B Lab, the organization behind the growing community of B Corporations (companies using the power of business to solve social and environmental problems) or B Corps for short, recently released its 2011 annual report.
The report highlights some interesting progress over the last year, including a 75% increase in the number of certified B Corps, with larger businesses also joining the growing movement.
But the theme within the report I found particularly compelling is that the community of B Corps is now becoming large enough to exert a gravitational force of its own with the power to impact public policy while also creating opportunities for member corporations to help each other.
A few examples:
In 2010, with the encouragement of B Lab and the community of B Corps, legislation passed in both Maryland and Vermont creating a new type of “benefit corporation” with a legal responsibility to work for the good of the communities they serve, not just for the profit of their shareholders. Nine additional states in the US are set to move forward with similar legislation in 2011.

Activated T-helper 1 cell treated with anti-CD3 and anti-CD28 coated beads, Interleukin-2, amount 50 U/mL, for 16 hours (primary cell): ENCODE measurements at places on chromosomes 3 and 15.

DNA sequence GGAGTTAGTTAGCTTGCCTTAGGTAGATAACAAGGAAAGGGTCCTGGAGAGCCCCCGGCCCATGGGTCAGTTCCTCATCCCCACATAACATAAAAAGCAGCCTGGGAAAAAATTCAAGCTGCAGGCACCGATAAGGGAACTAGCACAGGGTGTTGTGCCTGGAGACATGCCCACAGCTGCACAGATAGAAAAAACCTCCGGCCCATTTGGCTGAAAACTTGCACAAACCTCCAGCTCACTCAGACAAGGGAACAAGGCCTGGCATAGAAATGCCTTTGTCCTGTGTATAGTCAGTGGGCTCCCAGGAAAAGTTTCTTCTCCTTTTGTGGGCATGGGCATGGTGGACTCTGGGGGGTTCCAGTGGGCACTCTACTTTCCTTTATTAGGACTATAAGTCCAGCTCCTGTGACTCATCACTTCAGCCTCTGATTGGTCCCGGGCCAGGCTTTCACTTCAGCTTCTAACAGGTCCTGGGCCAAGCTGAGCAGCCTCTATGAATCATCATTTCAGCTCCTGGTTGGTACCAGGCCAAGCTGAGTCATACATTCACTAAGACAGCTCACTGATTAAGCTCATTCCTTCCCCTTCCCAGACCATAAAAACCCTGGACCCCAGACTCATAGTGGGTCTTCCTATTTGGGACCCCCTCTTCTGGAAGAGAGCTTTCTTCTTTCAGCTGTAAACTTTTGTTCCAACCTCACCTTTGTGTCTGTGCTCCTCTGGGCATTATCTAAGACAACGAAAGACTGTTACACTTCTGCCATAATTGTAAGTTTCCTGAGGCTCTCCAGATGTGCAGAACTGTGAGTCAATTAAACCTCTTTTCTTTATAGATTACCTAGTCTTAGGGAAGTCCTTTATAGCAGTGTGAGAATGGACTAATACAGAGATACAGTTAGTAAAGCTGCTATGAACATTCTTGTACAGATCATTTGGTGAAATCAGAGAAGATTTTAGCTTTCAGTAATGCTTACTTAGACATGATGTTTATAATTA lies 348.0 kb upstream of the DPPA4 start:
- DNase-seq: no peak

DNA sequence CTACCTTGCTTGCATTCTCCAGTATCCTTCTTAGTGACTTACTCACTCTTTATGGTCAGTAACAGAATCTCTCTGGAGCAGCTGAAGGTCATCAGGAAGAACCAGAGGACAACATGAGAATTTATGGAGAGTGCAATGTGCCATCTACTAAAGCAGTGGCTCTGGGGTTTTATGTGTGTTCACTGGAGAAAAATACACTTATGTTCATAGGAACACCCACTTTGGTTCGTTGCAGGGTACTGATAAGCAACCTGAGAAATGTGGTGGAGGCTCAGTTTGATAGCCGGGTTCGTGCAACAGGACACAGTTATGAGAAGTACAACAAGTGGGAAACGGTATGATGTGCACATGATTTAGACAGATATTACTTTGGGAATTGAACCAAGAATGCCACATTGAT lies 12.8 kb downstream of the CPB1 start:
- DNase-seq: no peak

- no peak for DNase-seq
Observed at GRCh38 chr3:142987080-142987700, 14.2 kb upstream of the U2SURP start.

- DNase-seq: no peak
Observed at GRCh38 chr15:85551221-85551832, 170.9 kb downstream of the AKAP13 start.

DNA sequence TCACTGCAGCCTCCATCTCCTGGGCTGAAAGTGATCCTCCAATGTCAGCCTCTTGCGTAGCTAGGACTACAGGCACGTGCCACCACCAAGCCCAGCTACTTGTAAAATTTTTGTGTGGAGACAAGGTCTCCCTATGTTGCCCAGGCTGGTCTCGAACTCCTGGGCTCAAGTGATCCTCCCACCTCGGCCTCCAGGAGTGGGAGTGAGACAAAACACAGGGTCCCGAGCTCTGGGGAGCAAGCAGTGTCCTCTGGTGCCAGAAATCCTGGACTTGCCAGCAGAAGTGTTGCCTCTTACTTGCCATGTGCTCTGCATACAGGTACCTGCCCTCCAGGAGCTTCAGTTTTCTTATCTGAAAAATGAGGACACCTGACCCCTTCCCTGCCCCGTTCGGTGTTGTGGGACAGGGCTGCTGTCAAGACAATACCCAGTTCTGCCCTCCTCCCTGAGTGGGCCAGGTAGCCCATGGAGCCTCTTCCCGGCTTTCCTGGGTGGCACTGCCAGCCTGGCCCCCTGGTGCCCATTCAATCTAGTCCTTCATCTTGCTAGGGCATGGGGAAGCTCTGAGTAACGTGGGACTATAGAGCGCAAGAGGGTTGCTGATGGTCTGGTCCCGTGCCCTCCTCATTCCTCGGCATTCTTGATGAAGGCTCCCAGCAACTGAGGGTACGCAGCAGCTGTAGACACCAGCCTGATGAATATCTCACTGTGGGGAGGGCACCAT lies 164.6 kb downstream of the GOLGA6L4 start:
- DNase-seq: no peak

This week, those smart folks over at IDEO launched a new project they are calling OpenIDEO. If you aren’t familiar with IDEO yet, you should be—they are the poster children for design thinking specifically and 21st century innovation more generally.
IDEO has been responsible for groundbreaking designs of everything from computer mice to toothbrushes to brand experiences, and it is the home of superstar thinkers like Tim Brown (author of the recent book called Change By Design) and Tom Kelley (author of The Art of Innovation and The Ten Faces of Innovation).
What is OpenIDEO? Here’s what the website says:
OpenIDEO is a place where people design better, together for social good. It’s an online platform for creative thinkers: the veteran designer and the new guy who just signed on, the critic and the MBA, the active participant and the curious lurker.
So it is basically an experiment in open innovation, a place where IDEO can be the catalyst of a conversation among really smart folks from different disciplines that might lead to solutions for big, complex social problems.
If you are a skeptic, you might immediately wonder what’s in it for IDEO. One person asked whether IDEO planned to make money with the “crowd’s” ideas, and Tim Brown answered like this:
[Read the rest of this post on opensource.com]